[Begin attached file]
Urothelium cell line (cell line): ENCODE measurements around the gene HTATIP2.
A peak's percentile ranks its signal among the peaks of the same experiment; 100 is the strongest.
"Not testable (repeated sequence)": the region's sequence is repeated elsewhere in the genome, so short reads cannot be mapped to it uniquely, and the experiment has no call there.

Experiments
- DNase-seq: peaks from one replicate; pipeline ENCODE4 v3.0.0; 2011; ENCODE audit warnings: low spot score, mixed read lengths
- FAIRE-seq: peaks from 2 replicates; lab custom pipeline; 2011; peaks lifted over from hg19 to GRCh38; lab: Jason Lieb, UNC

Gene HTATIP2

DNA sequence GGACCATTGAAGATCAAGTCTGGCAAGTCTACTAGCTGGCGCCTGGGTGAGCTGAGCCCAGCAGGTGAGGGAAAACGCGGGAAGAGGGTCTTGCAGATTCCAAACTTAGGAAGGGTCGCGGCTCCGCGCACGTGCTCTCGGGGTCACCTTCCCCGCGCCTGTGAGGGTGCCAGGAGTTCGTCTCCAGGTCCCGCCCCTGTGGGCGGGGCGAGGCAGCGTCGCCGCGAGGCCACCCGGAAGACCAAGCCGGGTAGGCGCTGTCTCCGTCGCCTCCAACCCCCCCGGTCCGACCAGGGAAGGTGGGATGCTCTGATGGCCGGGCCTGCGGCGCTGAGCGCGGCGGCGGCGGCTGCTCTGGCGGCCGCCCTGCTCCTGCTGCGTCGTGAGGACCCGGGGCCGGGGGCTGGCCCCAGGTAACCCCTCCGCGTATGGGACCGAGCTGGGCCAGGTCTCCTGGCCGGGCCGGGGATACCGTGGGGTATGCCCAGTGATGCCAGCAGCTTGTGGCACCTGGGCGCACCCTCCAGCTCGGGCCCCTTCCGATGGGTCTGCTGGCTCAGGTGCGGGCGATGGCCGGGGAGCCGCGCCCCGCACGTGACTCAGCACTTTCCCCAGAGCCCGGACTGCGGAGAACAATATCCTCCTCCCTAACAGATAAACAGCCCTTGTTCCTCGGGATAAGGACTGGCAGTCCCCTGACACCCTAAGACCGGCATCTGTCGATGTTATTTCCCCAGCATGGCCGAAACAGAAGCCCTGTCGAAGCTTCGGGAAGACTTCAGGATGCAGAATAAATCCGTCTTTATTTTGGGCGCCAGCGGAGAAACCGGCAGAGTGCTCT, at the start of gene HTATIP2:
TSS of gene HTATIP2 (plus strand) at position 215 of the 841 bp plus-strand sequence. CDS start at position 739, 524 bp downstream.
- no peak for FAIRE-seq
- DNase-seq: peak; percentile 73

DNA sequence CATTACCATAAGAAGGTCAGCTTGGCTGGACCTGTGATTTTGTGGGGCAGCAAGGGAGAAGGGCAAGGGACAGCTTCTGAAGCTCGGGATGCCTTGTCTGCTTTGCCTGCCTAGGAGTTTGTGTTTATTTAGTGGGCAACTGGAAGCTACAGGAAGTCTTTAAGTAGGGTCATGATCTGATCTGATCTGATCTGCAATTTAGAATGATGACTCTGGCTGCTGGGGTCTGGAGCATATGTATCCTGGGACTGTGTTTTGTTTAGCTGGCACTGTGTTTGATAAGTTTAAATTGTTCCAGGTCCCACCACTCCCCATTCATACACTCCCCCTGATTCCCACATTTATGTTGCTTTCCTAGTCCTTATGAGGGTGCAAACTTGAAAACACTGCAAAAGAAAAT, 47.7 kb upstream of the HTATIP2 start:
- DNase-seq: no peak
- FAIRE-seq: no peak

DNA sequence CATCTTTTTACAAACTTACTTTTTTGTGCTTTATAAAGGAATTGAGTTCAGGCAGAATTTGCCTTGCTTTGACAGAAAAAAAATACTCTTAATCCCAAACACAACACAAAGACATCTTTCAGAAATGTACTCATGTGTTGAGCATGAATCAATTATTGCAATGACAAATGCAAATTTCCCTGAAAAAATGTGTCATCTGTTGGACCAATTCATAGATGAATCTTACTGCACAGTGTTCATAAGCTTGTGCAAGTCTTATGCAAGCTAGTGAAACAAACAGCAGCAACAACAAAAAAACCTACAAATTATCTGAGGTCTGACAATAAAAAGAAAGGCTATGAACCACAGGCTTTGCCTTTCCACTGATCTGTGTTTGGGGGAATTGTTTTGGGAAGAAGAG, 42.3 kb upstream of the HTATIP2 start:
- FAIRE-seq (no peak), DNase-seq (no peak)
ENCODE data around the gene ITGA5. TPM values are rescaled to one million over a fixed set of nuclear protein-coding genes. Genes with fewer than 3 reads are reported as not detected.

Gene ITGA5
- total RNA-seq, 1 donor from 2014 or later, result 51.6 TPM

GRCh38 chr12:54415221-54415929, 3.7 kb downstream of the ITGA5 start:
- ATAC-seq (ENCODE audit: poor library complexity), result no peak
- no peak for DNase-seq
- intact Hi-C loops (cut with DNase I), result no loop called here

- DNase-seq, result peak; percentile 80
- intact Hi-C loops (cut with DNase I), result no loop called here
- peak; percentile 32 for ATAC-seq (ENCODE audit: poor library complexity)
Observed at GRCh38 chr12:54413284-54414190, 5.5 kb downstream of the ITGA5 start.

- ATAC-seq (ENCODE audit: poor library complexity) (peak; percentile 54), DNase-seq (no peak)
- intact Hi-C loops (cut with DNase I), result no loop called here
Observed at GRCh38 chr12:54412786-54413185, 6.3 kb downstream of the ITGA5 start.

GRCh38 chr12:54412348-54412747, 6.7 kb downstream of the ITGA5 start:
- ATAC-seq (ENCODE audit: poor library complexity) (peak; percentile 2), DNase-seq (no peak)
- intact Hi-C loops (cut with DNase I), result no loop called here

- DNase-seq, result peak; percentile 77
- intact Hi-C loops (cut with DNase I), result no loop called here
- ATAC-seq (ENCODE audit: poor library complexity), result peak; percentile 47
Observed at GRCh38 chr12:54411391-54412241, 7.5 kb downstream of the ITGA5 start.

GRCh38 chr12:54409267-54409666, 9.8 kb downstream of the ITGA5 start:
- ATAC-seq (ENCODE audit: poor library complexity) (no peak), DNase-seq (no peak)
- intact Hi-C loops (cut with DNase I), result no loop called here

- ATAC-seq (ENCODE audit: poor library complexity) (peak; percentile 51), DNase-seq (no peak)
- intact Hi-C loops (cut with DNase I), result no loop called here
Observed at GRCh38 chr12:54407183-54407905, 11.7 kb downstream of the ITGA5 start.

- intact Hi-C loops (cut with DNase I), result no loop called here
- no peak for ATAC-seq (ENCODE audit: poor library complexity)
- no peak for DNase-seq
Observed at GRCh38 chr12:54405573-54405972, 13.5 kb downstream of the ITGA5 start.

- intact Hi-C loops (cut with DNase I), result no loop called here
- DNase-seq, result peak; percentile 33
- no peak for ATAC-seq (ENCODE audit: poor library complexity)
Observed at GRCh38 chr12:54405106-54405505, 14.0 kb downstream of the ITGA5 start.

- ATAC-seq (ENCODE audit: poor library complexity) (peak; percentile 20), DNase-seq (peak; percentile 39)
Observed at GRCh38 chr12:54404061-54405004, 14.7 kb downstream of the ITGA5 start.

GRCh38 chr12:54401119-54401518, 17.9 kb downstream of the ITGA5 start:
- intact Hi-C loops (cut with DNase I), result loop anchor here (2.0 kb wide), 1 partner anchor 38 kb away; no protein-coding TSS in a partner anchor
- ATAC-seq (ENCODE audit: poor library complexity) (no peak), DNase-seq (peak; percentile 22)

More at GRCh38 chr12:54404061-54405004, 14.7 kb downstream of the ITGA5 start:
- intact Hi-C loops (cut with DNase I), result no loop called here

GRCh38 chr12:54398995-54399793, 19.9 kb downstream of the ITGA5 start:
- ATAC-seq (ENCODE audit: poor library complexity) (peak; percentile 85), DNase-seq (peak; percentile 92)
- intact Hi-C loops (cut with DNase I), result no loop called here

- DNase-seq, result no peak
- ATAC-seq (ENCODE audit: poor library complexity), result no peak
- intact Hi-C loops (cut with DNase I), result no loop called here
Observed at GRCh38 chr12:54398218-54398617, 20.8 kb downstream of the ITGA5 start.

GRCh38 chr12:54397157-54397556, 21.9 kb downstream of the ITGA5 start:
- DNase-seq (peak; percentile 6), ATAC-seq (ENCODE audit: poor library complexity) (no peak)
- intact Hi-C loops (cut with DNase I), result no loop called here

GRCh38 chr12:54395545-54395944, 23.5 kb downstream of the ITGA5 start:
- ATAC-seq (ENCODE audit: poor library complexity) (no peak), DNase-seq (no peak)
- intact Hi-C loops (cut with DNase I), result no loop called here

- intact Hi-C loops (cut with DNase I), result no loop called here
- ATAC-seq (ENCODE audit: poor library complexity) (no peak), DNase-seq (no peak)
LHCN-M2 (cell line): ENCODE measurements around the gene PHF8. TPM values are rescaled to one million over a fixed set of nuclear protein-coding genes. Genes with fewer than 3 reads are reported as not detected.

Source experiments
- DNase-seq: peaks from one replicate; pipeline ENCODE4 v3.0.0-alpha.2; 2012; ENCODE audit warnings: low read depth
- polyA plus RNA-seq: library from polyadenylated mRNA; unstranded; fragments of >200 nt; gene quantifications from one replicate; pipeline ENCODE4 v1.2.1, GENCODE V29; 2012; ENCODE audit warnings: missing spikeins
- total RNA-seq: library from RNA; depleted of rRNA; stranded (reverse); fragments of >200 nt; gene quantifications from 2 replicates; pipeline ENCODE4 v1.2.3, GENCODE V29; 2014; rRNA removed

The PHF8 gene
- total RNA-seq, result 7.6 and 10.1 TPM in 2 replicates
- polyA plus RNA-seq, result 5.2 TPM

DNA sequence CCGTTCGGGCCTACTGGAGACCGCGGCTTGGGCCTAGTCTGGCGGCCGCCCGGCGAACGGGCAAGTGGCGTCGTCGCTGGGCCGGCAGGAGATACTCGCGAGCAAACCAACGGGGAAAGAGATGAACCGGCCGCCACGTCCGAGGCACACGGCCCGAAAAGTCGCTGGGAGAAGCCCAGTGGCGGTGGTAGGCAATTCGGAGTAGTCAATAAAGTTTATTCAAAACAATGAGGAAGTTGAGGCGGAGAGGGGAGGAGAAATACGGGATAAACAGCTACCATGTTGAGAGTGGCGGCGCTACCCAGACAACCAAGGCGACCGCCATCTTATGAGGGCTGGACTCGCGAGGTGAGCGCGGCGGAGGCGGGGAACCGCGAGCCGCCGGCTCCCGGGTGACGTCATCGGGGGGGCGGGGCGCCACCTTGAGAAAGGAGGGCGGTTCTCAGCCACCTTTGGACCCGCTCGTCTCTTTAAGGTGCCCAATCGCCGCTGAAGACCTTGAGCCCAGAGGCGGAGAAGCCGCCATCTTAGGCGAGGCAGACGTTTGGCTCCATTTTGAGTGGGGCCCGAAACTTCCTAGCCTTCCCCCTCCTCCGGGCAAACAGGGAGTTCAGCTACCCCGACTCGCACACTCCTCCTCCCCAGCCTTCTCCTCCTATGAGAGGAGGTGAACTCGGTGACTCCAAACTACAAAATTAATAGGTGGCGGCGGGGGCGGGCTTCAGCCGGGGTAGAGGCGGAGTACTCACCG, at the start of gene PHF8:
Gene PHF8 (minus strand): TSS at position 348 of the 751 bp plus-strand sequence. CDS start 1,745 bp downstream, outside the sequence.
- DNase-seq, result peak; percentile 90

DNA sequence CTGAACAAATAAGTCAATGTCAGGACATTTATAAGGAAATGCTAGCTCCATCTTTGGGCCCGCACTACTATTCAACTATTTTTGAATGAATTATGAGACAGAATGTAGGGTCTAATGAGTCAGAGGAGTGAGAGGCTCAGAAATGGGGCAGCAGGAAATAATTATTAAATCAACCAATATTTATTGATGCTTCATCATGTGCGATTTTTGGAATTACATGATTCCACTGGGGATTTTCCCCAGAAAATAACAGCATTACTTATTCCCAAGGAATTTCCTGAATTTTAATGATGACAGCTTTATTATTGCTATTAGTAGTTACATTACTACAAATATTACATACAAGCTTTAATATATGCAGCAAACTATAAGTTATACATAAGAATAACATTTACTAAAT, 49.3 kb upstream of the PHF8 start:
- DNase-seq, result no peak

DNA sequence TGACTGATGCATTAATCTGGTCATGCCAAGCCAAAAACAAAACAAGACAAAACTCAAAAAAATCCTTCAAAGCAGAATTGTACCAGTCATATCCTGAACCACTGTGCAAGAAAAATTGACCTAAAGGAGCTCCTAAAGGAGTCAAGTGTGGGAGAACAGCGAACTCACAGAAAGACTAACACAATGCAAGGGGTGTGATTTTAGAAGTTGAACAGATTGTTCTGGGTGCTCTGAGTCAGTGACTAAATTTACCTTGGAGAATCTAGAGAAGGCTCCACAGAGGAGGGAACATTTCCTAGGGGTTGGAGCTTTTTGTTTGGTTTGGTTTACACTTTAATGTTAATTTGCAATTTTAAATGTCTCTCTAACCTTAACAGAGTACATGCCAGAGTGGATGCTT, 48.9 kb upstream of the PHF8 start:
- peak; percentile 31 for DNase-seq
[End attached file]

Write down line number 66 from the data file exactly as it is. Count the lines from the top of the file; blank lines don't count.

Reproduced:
GRCh38 chr12:54397157-54397556, 21.9 kb downstream of the ITGA5 start: